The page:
AAV Salary Jump

AAV on Real-Life Pistons Deal

AAV on Still-Pretty-

Generous Deal

2017-18 Hypothetical Pistons Savings

Reggie Jackson


$16 million

$11 million

$5 million

Jon Leuer


$10.5 million

$3 million

$7.5 million

Boban Marjanovic


$7 million

$3.6 million

$3.4 million

Ish Smith


$6 million

$3.3 million

$2.7 million


Baynes Bonus

$6.5 million


Total Savings

$25.1 million

This is all very hypothetical, but: with these savings, the Pistons would have been very well-positioned this summer to pursue free agents like Serge Ibaka (who signed for an AAV of $21.66 million with the Toronto Raptors) or Danilo Gallinari ($21.58 million per year with the Los Angeles Clippers). And, hey, if Van Gundy is looking to re-create his 2008-09 NBA Finalist Orlando Magic team -- with four trusty shooters around the rebound-gobbling Drummond/Dwight Howard center -- then Ibaka and Gallinari are darned good facsimiles of Rashard Lewis and Hedo Turkoglu.

But the Pistons didn’t have these savings. Instead, they could only afford to take a few more nibbles at a couple more back-end rotation guys: the team brought on Langston “The Poet” Galloway (3 years, $21 million), Anthony Tolliver (1 year, $3.29 million), and Reggie Bullock, who the team resigned (1 year, $2.5 million, with a second-year team option for the same price).

Once again, there is little to complain about with each individual deal. Galloway set the best three-point percentage of his career last year while shooting deep balls nearly twice as often as he did in his first two seasons -- plus he will now be with at least a plausible playoff team for the first time in his young career. Block-charge black belt Tolliver has already played 124 games for Van Gundy and the Pistons, and his established three-point range means he’s a perfect logistical fit as a back-up stretch-4 in Van Gundy’s rotation. After never appearing in more than 43 games in any of his first four seasons, Bullock is still a bit of an unknown quantity -- except to Van Gundy and the Pistons, who have seen him in practice every day for two years now. His contract is small enough that it’s a reasonable flyer to take on a young player, especially a young player the team is familiar with.  

Still, if you look at all these deals together, and how they fit into the Pistons’ overall cap sheet, it feels like the Pistons are ensuring a relatively low ceiling on their win total for years to come. Galloway would have to basically double his career-best production if he is going to create one Win Share per $1 million.  Tolliver would likely need about 20 MPG in order to tally up enough Win Shares to provide the Pistons with that equally efficient payout. Tolliver actually averaged 20.2 MPG in his first stint with the Pistons -- but back then, the team didn’t have Leuer or Henry Ellenson to also back up Tobias Harris at power forward. Unless Stanley Johnson, Ellenson, or Kennard have sudden breakout years -- all are still on their inexpensive rookie contracts -- it’s mighty unlikely that anybody else on the Pistons roster is going to produce that crucial amount of bang for the buck.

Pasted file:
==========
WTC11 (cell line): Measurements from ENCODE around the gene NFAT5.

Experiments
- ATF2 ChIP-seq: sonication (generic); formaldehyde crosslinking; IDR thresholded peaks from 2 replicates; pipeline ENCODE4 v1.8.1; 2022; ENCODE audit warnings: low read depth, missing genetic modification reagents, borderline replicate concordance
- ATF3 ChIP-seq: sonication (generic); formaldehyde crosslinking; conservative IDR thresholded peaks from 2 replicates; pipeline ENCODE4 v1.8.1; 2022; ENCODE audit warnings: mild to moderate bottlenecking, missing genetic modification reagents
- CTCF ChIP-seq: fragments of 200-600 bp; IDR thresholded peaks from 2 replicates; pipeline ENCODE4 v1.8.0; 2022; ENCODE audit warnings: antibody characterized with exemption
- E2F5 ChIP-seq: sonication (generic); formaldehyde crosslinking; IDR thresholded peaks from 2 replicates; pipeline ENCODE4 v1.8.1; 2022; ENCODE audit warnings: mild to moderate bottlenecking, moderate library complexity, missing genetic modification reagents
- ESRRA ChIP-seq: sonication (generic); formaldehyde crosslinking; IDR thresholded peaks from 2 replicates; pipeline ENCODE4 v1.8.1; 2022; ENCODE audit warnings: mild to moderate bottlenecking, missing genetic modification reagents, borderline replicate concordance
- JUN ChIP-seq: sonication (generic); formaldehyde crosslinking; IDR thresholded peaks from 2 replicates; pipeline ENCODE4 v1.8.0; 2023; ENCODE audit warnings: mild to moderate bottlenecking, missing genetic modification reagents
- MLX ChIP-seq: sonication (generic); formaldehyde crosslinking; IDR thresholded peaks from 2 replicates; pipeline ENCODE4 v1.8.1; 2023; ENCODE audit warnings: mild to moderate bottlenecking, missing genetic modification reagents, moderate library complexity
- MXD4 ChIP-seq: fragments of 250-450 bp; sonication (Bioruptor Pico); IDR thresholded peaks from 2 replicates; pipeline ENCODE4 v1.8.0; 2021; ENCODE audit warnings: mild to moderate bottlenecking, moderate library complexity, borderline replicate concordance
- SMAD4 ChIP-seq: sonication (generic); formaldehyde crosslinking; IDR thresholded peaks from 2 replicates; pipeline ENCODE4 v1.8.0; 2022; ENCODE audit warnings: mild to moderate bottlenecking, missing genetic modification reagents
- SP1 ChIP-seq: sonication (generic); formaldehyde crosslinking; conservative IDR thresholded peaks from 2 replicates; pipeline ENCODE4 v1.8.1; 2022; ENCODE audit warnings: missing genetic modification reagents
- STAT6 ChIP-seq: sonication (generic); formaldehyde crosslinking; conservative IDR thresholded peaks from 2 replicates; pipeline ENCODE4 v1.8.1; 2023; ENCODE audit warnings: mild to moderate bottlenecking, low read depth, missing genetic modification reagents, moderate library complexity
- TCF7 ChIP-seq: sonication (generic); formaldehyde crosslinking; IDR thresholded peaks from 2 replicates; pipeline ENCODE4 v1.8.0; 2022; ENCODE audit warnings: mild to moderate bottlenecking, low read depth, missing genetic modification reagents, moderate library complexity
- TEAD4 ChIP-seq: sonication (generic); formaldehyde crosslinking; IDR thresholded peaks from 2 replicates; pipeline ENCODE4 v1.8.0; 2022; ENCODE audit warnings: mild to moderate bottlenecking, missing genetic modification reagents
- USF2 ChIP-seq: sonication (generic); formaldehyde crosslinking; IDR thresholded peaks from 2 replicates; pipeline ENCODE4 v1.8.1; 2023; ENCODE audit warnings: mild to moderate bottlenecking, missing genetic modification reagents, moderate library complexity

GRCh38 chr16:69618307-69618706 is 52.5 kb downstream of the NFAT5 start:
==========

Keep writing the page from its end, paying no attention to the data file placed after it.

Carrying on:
Investing the manpower into scouting every NBA game sounds like an admirable idea. Honestly, since League Pass has already been around for forever, I’m surprised it took until a few years ago for any one team to do it. But it turns out it’s not enough. It’s a genuinely good move for the Pistons to notice that big guys Aron Baynes and Boban Marjanovic are surprisingly deft ball-movers in their limited minutes as Spurs back-ups. But the elite move is to do what the Spurs did, and notice these skills when Baynes was playing in Slovenia, when Marjanovic was playing in Serbia, when both players could be signed on the cheap. You can’t just look to the NCAA to find the next generation of your team, as the Pistons have done -- they haven’t drafted an international player since Jonas Jerebko since the second round in 2009. You need to scour the world to find Rudy Gobert in Cholet, to find Clint Capela in Chalon-Sur-Saone, to find Davis Bertans in Union Olimpija.

This is how fast the NBA moves these days: if you focus on mastering the NBA, you’re already too late.


*Baynes played on a one-year, $2.07 million deal with the San Antonio Spurs in 2014-15 before signing a three-year, $19.5 million deal with Detroit in the summer of 2015.

Jackson played on a four-year, $5.82 rookie salary with the Oklahoma City Thunder from 2011-2015, and was traded to Detroit in the fourth and final year of that deal, in 2014-15, with his production for the Pistons in that half-season included in the “$ Per Win Share Before Pistons” column. Jackson re-signed with Detroit as a restricted free agent in the summer of 2015 on a five-year, $80 million deal.

Leuer played on a three-year, $2.9 million deal from 2013-2016 that he originally signed with the Memphis Grizzlies, and was traded to the Phoenix Suns before the end of the contract. Detroit signed Leuer in the summer of 2016 to a four-year, $42 million deal.

Marjanovic played with the Spurs on a one-year, $1.2 million deal in 2015-16 before signing a three-year, $21 million deal with the Pistons in the summer of 2016.

Smith played the 2015-16 season on a one-year, $1.1 million deal, and was traded from the New Orleans Pelicans to the Philadelphia 76ers mid-season. In the summer of 2016, Smith signed a three-year, $18 million deal with Detroit.